Spurred by new government reporting requirements and the need to operate warranty programs as efficiently as possible, auto manufacturers are making increased use of business-intelligence software to mine their huge stores of warranty data.
Last week, IBM and SAS Institute Inc. unveiled a package of data-management and -analysis software and data-integration services for collecting and analyzing product-safety information and reporting it to the National Highway Traffic Safety Administration under the Tread (Transportation Recall, Enhancement, Accountability, and Documentation) Act. The legislation requires automakers to report all safety-related information such as warranty claims, consumer complaints, and production data starting April 1. The act was passed because of the safety administration's failure to quickly spot defective Firestone tires that allegedly led to SUV rollovers in 2000.
The IBM-SAS quality-warning package combines SAS applications for analyzing structured data such as warranty-claim statistics with software and services from IBM, including data-integration tools and a rules-engine application for analyzing unstructured data such as handwritten reports.
The software will help automakers and parts manufacturers comb through terabytes of data for accurate analysis and reporting to the safety administration, says Larry Stolle, IBM's global business-development executive for the automotive industry. One early user of the product is pulling data from nearly 60 databases. The package, sold by IBM and SAS, is priced according to the implementation.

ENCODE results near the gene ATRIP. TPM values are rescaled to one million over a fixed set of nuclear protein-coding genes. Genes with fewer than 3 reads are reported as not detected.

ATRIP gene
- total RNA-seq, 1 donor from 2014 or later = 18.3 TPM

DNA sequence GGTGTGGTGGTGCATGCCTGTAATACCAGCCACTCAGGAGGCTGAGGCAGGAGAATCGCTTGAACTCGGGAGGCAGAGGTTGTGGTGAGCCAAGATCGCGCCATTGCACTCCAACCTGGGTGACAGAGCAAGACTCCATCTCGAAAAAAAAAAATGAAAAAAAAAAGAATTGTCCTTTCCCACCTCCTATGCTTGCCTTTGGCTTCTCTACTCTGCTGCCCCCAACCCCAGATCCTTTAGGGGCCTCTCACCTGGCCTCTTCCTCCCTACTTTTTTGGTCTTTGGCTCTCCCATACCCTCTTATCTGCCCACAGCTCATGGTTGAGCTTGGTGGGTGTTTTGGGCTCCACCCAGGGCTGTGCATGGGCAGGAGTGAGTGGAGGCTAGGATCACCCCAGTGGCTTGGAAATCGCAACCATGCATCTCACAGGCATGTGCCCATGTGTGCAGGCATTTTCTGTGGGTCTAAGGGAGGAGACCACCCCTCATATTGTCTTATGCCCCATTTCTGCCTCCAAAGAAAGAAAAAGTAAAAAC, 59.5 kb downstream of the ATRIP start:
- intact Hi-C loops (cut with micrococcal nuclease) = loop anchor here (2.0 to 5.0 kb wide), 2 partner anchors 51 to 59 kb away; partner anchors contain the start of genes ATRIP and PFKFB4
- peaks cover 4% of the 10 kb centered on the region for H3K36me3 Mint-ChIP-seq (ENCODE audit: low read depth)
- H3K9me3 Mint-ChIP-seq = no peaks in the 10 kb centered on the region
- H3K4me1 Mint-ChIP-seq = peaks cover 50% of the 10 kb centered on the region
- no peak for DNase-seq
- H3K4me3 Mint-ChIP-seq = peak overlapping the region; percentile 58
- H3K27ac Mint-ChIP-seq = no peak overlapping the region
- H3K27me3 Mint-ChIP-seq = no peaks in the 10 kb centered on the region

Stolle expects the auto industry will ultimately use these tools for more than Tread reporting. "If automakers stop there, they'll fail to exploit the investment made to meet a legislative requirement." Automakers can use the system to spot potential problems with products, compress problem-resolution times, and improve manufacturing processes, he says.
Ford Motor Co. is leveraging nearly a terabyte of warranty-claims data to help 10,000 of its dealers improve auto-service operations. Ford's global warranty-measurement system incorporates a Teradata data warehouse with 24 months of warranty data and Information Builders Inc.'s WebFocus business-intelligence software.
The goal of Ford's data warehouse is to improve customer service, Lollar says
While the program helps Ford lower its warranty expenses, Lollar says the real goal is to help dealers improve customer service. Ford has provided basic printed reports to dealers for two years, but last year the company implemented a system that provides dealers with Internet access to monthly WebFocus reports with charts and graphs and the ability to drill down into the reports' underlying statistics.
Ford is also leveraging the data warehouse for other tasks, including forecasting future warranty costs and identifying gaps in dealer technician training.